Our world is more digitally connected than ever before, and with that convenience comes more cybersecurity threats to consumers and businesses. The PricewaterhouseCoopers 2016 Global State of Information Security Survey revealed a 38-percent increase in the number of security incidents in 2015 over the previous year. Companies are making cybersecurity a top priority, increasing their funding and awareness efforts to protect one of their most valuable assets – their data.
Along with the implementation of new technologies, strong monitoring capabilities and access management policies, companies are also adding cyber insurance to their cybersecurity strategies. Cyber insurance, a new trend in the information security sector, can offer an additional layer of protection that may fill the gaps where traditional business insurance policies may falter.
So… what exactly is cyber insurance?
As a relatively young – but growing – industry, cyber insurance provides a partial solution to cover the risks of disruption that can occur from cybersecurity issues. The majority of cyber insurance policies cover costs and liability from data breaches, often including expenses resulting from regulatory fines, customer notification and/or investigation processes.
Despite the surge in cyber insurance providers, very few have coverage exceeding $100 million. However, there are opportunities to create “towers” of coverage, which are constructed by purchasing multiple layers of insurance until a desired limit is reached.
Who needs it?
The first step in determining whether your business needs cyber insurance is determining what type of potential risk your organization has.
Consider these questions:
- What type of information does my organization hold?
- What are the consequences if this information is stolen and/or exposed?
- What are the current cybersecurity policies in place?
- Does my current insurance policy cover any type of cybersecurity related risk?
Some helpful tools are the National Institute of Standards and Technology (NIST) Cybersecurity Framework resources and the Federal Financial Institutions Examination Council Cybersecurity assessment tool.
When you are ready to choose a policy, identify the gaps in your existing insurance first – understanding what your traditional policy offers is essential to recognizing the types of additional coverage you’ll need. Coverage can vary significantly, ranging from protection for your extra expenses, to protection for business interruption losses, event response expenses, litigation defense fees and/or settlement costs.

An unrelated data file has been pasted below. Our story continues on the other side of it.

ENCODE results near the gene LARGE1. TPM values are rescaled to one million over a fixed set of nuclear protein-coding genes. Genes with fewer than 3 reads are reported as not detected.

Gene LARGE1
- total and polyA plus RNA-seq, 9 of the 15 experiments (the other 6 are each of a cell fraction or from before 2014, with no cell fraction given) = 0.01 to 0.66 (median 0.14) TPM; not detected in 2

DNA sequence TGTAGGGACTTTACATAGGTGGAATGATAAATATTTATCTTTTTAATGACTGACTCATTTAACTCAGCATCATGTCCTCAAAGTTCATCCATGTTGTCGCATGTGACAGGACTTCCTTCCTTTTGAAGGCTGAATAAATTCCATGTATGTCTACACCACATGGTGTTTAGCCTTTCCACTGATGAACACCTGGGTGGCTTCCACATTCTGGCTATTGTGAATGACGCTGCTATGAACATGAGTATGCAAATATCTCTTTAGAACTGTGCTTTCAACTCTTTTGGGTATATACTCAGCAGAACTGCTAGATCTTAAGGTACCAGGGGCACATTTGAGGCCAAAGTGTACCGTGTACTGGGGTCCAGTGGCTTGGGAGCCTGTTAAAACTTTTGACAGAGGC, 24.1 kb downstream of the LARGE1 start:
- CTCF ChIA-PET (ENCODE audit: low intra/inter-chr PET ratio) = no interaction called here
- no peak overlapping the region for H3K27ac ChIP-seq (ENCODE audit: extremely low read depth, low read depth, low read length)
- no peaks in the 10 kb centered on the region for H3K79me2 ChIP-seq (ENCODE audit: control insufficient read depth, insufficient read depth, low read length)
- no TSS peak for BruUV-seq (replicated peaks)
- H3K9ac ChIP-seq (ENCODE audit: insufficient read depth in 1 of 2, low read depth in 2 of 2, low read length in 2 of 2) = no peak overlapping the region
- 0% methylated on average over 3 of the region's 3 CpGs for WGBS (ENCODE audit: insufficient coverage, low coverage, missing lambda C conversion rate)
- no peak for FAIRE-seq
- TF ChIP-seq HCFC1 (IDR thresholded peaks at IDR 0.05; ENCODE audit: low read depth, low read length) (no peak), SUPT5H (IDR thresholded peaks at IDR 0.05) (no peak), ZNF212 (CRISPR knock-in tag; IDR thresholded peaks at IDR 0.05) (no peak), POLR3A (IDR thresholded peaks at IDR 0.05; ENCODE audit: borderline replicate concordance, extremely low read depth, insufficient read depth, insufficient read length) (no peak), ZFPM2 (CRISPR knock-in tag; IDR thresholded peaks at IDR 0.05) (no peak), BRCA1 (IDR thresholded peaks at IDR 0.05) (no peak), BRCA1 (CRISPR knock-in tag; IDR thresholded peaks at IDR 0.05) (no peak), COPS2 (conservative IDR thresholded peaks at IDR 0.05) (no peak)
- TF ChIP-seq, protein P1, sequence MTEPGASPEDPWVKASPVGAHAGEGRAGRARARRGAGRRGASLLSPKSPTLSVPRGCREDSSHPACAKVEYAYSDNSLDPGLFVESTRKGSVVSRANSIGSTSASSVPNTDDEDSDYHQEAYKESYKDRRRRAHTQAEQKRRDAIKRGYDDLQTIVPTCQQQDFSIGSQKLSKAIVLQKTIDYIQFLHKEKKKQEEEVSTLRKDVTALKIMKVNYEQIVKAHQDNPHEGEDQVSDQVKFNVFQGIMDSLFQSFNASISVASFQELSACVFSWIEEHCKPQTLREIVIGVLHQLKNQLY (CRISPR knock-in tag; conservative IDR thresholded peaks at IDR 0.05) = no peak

Create a checklist before you approach an insurance broker to ensure you are prepared to describe your firm’s current cybersecurity risk position. These items on your checklist can range from probing about existing cybersecurity policies, to employee education and training, to vendor management and safety precautions you have in place. Getting these basics down before you seek coverage will allow the process to run more smoothly and better inform you about your needs.
Do your homework
If you choose to purchase cyber insurance, ensure you clearly understand when the policy is triggered and set guidelines in advance to avoid confusion in the thick of a breach. Establish processes to notify insurers and senior leaders (e.g., executives and board members) customers, employees and vendors.
Stay aware of major exclusions in your policy, do your research and know there is room to negotiate. Always ask questions if something is unclear, and be sure to immediately contact your insurer if information is compromised, because the legal clock starts ticking as soon as an incident is discovered.
Cyber insurance can be an important part of your cybersecurity plan, but it should not serve as the main line of defense.
For a more comprehensive guide to cyber insurance, please reference the FSSCC “Purchasers’ Guide to Cyber Insurance Products.”
About the Author
Keith Gordon is a cybersecurity threat intelligence and customer protection executive at Bank of America, a National Cyber Security Alliance board member company.